Baggotonian rhapsody – An Irishman’s Diary about colourful Dublin residents
The Austro-Hibernian Count Taaffe was among those who lived in that part of Dublin
Count Eduard Taaffe was Austria’s prime minister at the time of the Materling incident. Photograph: Adèle/Getty Images
Many years ago, in circumstances now lost to memory, I was forced to sit through a film called Mayerling. It was about a notorious incident in 1880s Austria that culminated in an apparent murder-suicide pact involving Archduke Rudolf and his 17-year-old lover, and continued to have political ramifications all the way up to the assassination of another Archduke, in Sarajevo in 1914.
Of several movies made about the affair, it must have been the 1968 one, starring Omar Sharif and Catherine Deneuve, I saw. Halliwell’s Film Guide calls that “a tedious dramatisation” of “turgid romance”, which would be about right.
Maybe it was a misguided teacher who made us watch, thinking it would be educational.
Instead, all I remember now is feeling that the film took up an inordinately long period of my then-young life. Halliwell’s must have felt the same: they called it “endless and boring” too. Paradoxically, they also say it lasted only “141 minutes”. But even so, I’m sure it was the first film I ever left reflecting ruefully on the shortness of life.
Anyway, I had somehow forgotten that grim experience until a recent conversation with a friend turned, by very circuitous route, to the subject of a man called Count Taaffe: an Irish-Austrian aristocrat who spent his later years living in Dublin’s Baggot Street area and died there in 1967, a year before the film came out.
In this last respect, at least, the Count could consider the timing of the demise a small mercy. Otherwise, he would have felt compelled to watch the film, for family reasons. Because inevitably, although I’m only learning this now, it turns out there was an Irish angle in the Mayerling incident, through this man’s grandfather.
Eduard Taaffe had been Austria’s prime minister at the time of the scandal. He was deeply involved in subsequent inquiries. He must also have been implicit in the cover-ups, which at the very least included presenting the archduke as insane, so that suicide would not prevent a Catholic burial.
But darker rumours, including a suggestion that the murder-suicide was in fact a murder-murder, politically-motivated, have persisted ever since. Emperor Franz Joseph claimed the truth had been “far worse than any of the versions”. And rather than consign them to State archives, he is believed to have handed all papers on the affair to his trusted PM, who took them into retirement.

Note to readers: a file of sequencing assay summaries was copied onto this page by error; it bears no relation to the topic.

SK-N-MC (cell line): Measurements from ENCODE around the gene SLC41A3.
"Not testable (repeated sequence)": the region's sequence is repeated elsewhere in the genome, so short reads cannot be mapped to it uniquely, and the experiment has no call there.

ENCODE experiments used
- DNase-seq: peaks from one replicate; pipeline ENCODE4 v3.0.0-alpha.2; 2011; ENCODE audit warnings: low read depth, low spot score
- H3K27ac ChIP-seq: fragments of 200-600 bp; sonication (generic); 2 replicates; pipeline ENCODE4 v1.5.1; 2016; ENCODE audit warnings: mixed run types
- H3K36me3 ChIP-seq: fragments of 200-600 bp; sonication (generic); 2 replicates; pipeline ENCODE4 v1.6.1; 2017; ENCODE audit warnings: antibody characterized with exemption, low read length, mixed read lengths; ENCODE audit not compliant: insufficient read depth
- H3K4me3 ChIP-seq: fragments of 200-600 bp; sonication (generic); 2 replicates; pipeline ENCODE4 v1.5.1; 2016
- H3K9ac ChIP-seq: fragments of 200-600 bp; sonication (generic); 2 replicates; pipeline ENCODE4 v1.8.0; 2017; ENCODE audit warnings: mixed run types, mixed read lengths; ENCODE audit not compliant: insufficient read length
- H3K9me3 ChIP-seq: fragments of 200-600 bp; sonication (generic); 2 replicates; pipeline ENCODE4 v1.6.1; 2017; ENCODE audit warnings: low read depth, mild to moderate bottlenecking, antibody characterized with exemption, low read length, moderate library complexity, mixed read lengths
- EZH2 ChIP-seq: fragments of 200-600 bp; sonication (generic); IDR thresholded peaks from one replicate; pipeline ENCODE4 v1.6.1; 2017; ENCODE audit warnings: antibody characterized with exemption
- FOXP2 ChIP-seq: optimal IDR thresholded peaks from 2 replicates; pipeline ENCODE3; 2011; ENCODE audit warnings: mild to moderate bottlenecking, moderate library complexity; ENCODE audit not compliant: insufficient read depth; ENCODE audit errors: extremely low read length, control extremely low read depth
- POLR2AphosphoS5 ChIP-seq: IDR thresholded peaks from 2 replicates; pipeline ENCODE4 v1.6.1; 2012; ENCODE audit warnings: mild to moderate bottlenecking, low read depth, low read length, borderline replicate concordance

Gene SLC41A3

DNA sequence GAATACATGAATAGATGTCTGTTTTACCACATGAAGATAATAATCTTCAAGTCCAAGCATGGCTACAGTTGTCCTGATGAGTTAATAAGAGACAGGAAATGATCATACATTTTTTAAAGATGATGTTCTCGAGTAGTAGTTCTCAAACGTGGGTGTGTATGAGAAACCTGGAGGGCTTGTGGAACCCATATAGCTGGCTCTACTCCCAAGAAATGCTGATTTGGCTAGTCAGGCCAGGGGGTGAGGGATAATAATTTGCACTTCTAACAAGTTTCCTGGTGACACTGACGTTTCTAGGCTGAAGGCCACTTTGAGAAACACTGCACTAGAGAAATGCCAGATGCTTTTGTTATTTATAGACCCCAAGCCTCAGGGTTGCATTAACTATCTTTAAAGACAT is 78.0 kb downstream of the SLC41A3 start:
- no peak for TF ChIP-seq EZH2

They later devolved into the ownership of the Dublin Count Taaffe.
And then there was Flann O’Brien: a danger to himself as much as others
As to where they are now, the Vatican has been suggested as the mostly likely location. But as Godfrey Fitzsimons wrote in this column back in 1995, one of the last people to have the inside story on Mayerling was a man who lived in 1960s Baggot Street and drank in Doheny & Nesbitt’s. Alas for history, he was not as talkative as some of the more famous residents of that area then.
Today, by the way, would have been the 100th birthday of one noted Baggotonian: artist and writer Desmond MacNamara. Born in Mount Street, he was real-life friend to Brendan Behan, Patrick Kavanagh, Flann O’Brien and many others, while he also achieved the ultimate literary distinction of becoming a fictional character, as MacDoon in JP Donleavy’s The Ginger Man.
MacNamara’s obituaries noted his talent for “diplomacy”. That must have been a much-needed quality in mid-20th century Baggotonia, as a short but fascinating letter this week has reminded me.
It comes from Oliver Hunter, now a Belfast doctor who, in the 1950s, was a student living in the Baggot Street/Waterloo Road area. Behan once occupied a flat opposite, he recalls. And while keeping neighbours awake at night would normally be the medical students’ job, roles were reversed. It was the students who “would be screaming out the window for him to shut up”.
As for Kavanagh, Oliver recalls always wanting to cross the street when he approached. “He looked violent with his shirt wide open in the middle of winter. [I was] scared he was going to hit me”.
And then there was Flann O’Brien: a danger to himself as much as others. As noted here last week in connection with his newly-published Collected Letters, he was extraordinarily (car) accident-prone.
But on the occasion Oliver met him, there was no vehicle involved. He was “lying semiconscious with a large gash in his forehead”, having had a violent altercation with the ground. Oliver half-carried him to Baggot Street Hospital to be stitched, and adds sadly: “this would seem to have been a common occurrence”.